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Holmes, Booth and Haydens Company

In February 1853 the company of Holmes, Booth and Haydens, was founded in Waterbury, Conn as a manufacturer of photograph cases, lens, daguerreotype silver plates and other photographic apparatus. The company was named after its original founders except for Hotchkiss. The founders included Israel Holmes, John C. Booth, Hiram Washington Hayden, Henry Hubbard Hayden, and Henry Hotchkiss.

Israel Holmes became the president of the company having extensive experience in the brass industry through many experiences including his time as an employee of the Scovill Manufacturing Co. and president of the Waterbury brass company. Henry Hayden became the vice president and John Booth the first treasurer.

Hiram W. Hayden was the most inventive of the group. He was a Daguerreian photographer and held numerous patents. In 1851 he claimed to be the first to successfully take direct positive photographs on paper. The Waterbury American Newspaper reported the event as "Mr. Hiram Hadyen, ingenious artist of this village, has shown three landscape views taken by the unusual Daguerreian apparatus upon a white paper surface, all at one operation.." Some of his patents included a breech loading rifle, a magazine rifle and a daguerreotype mat,. He is also credited with cutting the dies for the "Calmady Children" plastic daguerreotype case after the the painting by Sir Thomas Lawrence.

Henry Hubbard Hayden opened a sales office for the company in New York City at 37 Maiden Lane.


Shortly after establishing the business, Holmes, Booth and Haydens began producing a key product which secured their success, silver daguerreotype. Henry Hyden was able to bring August Brassart a Frenchmen from Paris to help improve the companies production of silver plates. At the time, the only American company manufacturing a usable daguerreotype plate was the Scovill Manufacturing Company, of Waterbury, Connecticut. They were soon followed by Holmes, Booth & Haydens, and for some time these were the only two American manufacturers of the copper plates.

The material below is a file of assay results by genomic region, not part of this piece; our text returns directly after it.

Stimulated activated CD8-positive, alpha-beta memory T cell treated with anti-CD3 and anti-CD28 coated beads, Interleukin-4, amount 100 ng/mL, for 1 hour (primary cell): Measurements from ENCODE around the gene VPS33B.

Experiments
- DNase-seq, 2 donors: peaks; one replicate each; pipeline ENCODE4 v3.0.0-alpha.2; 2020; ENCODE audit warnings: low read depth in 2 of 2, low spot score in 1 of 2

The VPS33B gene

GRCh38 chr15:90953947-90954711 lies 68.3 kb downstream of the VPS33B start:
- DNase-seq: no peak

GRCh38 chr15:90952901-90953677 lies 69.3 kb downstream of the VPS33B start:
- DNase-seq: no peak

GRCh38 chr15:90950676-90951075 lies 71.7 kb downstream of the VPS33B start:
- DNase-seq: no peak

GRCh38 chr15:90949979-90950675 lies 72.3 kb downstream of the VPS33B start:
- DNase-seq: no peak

In February, 1854, it was announced in Humphrey's Journal that Albert Litch, a Daguerreian, in Boston, Mass was "now making cameras". In August, the magazine announced that Holmes, Booth and Haydens had taken over Litch's cameras. The implication is that they would now be called Holmes, Booth & Haydens cameras, but would have Litch's name on them. Two months later, the Journal reported that Litch was no longer with Holmes, Booth and Hayden's, and that his name would no longer appear on their cameras.

In 1857 Holmes, Booth and Haydens began to manufacture thermo-plastic Photograph cases.

In 1869, Israel Holmes left the company to form a new company Holmes, Booth and Atwood and Augustus S. Chase replaced him as president.

In 1871 Henry Hayden retired.

In 1874 Israel Holmes died.

In 1879 Edward Simeon HAYDEN was elected Secretary and Treasurer of the Holmes, Booth & Haydens Company. He was previously a bookkeeper at the Waterbury National Bank.

Holmes, Booth & Haydens operated independently until October 17, 1901, until it became part of a five company consolidation which include the Scoville Manufacturing to form the new American Brass Company that was originally founded in 1893.



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2012-03-18 05:18:15
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